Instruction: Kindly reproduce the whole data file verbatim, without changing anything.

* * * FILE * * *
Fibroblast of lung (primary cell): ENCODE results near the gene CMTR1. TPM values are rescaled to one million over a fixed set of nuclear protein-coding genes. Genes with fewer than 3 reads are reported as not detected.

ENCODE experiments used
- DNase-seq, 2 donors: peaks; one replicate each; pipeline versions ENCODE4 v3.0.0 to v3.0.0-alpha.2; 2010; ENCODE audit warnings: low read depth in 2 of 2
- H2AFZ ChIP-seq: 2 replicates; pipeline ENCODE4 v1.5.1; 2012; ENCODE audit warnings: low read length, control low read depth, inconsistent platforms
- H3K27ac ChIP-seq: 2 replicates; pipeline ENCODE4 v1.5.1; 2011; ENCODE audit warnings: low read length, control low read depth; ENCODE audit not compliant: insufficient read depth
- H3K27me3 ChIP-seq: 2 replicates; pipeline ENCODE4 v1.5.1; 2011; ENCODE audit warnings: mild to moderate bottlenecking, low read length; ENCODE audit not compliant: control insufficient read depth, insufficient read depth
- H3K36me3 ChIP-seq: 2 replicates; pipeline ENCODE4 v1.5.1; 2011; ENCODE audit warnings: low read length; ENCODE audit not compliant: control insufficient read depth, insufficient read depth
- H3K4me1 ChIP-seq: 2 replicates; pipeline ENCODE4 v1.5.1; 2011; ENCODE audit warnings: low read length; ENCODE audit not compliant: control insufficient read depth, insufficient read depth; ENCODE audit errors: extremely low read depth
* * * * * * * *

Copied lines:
Fibroblast of lung (primary cell): ENCODE results near the gene CMTR1. TPM values are rescaled to one million over a fixed set of nuclear protein-coding genes. Genes with fewer than 3 reads are reported as not detected.

ENCODE experiments used
- DNase-seq, 2 donors: peaks; one replicate each; pipeline versions ENCODE4 v3.0.0 to v3.0.0-alpha.2; 2010; ENCODE audit warnings: low read depth in 2 of 2
- H2AFZ ChIP-seq: 2 replicates; pipeline ENCODE4 v1.5.1; 2012; ENCODE audit warnings: low read length, control low read depth, inconsistent platforms
- H3K27ac ChIP-seq: 2 replicates; pipeline ENCODE4 v1.5.1; 2011; ENCODE audit warnings: low read length, control low read depth; ENCODE audit not compliant: insufficient read depth
- H3K27me3 ChIP-seq: 2 replicates; pipeline ENCODE4 v1.5.1; 2011; ENCODE audit warnings: mild to moderate bottlenecking, low read length; ENCODE audit not compliant: control insufficient read depth, insufficient read depth
- H3K36me3 ChIP-seq: 2 replicates; pipeline ENCODE4 v1.5.1; 2011; ENCODE audit warnings: low read length; ENCODE audit not compliant: control insufficient read depth, insufficient read depth
- H3K4me1 ChIP-seq: 2 replicates; pipeline ENCODE4 v1.5.1; 2011; ENCODE audit warnings: low read length; ENCODE audit not compliant: control insufficient read depth, insufficient read depth; ENCODE audit errors: extremely low read depth